Legal Education Opportunity
About the Legal Education Opportunity Program
Since 1977, the Legal Education Opportunities (LEO) program at Seton Hall Law has provided unique opportunities for law school students to secure an equal legal education and see academic success with the support of preparatory programs, financial assistance and professional development resources. Legal Education Opportunity students from nontraditional backgrounds have gone on to become State and Federal judges; Partners and Associates at major law firms; high ranking governmental officials and advisors; and leaders in business and industry. Seton Hall is committed to supporting students throughout their law school journey, and recognizes that traditional admissions criteria (such as Law School Admission Test [LSAT]) scores and undergraduate grade point average (UGPA) can limit students’ ability to showcase their academic, professional and personal talents and potential. The Legal Education Opportunity program provides an inclusive platform to set aspiring legal professionals up for success early on in their careers.
Preparing for Law School
The Legal Education Opportunity Program consists of a full-time, two-week summer program during which participants attend both classes covering material from regular first-year core courses, and workshops on critical skill development and adjusting to law school. These classes and workshops are taught by law school faculty, administrators and other professionals. The Institute is designed to give you a running start on developing skills and techniques for approaching the study of law. The program typically runs from August 1 through August 15, after regular classes begin. Note: The Institute will require your full-time commitment. Students who will be relocating to the New York – New Jersey area for attendance in the Institute are encouraged to contact our Student Services Department for assistance with your housing search.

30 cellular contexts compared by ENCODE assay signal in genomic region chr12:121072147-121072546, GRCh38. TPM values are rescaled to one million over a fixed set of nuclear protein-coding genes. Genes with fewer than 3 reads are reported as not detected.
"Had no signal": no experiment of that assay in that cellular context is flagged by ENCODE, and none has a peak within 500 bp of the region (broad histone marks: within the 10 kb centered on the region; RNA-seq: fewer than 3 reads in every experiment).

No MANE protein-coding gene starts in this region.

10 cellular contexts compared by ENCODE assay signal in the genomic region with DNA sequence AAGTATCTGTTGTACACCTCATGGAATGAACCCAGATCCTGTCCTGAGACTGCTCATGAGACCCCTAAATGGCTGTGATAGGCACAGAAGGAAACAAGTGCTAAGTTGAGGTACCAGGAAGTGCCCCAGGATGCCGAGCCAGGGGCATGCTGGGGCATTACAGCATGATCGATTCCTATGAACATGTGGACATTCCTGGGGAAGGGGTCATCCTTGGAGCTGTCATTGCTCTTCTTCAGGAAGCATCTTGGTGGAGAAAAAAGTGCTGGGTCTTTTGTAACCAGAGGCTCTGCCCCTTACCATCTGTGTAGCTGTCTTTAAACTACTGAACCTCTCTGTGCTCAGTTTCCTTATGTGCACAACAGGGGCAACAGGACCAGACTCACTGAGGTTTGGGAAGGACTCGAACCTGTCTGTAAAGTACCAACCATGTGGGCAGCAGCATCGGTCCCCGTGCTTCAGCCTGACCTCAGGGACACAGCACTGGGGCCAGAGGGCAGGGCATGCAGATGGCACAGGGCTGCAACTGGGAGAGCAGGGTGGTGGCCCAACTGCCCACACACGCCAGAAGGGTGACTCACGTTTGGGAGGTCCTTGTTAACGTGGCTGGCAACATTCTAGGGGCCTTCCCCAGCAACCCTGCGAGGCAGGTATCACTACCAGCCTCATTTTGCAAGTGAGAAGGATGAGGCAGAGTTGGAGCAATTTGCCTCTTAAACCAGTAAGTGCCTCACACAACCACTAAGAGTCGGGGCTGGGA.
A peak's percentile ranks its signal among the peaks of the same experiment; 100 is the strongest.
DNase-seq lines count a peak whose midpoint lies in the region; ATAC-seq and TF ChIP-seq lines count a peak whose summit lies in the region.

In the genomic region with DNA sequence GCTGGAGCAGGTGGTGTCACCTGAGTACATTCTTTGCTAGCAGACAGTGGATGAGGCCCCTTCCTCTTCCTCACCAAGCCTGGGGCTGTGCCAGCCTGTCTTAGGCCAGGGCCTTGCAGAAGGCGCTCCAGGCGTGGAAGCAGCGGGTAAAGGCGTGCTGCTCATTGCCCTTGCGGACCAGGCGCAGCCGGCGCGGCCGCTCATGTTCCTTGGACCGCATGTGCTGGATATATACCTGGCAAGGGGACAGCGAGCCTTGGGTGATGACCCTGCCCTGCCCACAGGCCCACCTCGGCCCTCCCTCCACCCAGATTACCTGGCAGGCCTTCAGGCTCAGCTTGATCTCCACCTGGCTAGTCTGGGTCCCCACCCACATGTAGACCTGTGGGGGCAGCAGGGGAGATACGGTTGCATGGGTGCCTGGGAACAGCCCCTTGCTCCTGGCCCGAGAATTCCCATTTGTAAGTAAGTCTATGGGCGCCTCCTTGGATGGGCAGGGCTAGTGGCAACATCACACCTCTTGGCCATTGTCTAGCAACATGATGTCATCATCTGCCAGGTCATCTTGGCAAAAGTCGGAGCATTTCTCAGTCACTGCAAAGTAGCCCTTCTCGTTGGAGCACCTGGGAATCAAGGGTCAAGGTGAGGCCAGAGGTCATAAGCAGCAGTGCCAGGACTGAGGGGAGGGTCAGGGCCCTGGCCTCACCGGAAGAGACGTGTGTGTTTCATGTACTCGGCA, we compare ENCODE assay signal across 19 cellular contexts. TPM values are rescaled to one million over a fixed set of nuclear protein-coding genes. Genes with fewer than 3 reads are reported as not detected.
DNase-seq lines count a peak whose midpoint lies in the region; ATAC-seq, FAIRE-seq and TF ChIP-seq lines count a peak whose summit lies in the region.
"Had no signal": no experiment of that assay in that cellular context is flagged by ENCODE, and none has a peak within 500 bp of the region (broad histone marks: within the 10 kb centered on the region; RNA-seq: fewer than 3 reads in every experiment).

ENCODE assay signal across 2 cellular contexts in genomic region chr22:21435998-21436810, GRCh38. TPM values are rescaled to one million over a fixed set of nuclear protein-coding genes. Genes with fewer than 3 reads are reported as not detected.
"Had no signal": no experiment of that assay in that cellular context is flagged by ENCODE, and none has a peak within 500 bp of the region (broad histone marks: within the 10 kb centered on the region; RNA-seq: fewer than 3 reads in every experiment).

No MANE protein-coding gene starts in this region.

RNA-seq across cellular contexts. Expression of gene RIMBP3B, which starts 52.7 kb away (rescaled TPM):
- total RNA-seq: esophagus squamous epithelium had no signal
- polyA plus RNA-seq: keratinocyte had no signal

Upon fulfillment of Legal Education Opportunity program requirements, students join the Law School as full-time students with a reduced course load.
Your First Year
During the first year, Legal Education Opportunity students take a one-credit course, Introduction to Legal Analysis and Methods. Through this course, students learn the fundamentals of legal analysis to better prepare them to understand and apply doctrine and craft legal arguments. You’ll learn how to synthesize legal principles and discussions and be exposed to tools and strategies for effective learning and practice as a lawyer. After completing this course, you can continue to take advantage of offerings through the Academic Success Program.
Seton Hall’s Academic Success Program helps you continue your skills development, where instructors assist you in outline preparation and further guidance as you approach exams. The structure of the program is based upon many years of experience in helping students succeed in law school and pass the bar exam. Once regular classes begin, you (along with other students selected for this program) will be enrolled on a full-time, reduced load basis. This enrollment, in conjunction with mandatory participation in Skills & Methods I and II during the fall and spring semesters, will enhance your educational experience and prospects for success.
Meeting Your Financial Needs
Seton Hall offers the Legal Education Opportunity summer program and the Academic Success Program at no cost. Students with demonstrated financial need are awarded an annually-renewable $10,000 grant towards tuition and fees through The Legal Education Opportunity Scholarship, Kaplen Foundation Scholarship, LeClairRyan Legal Education Opportunity Scholarship, ABA Legal Opportunity Scholarship Fund or The Legal Education Opportunity Alumni Scholarship. Students enrolled through Legal Education Opportunity are also eligible for additional financial support through various other grants, loans and scholarships, such as the Clyde Ferguson Minority Law Scholarship, the Educational Opportunity Fund (EOF) Grant administered by Professor Saunders, and the Thurgood Marshall Fellowship Program, funded through the Association of the Bar of the City of New York.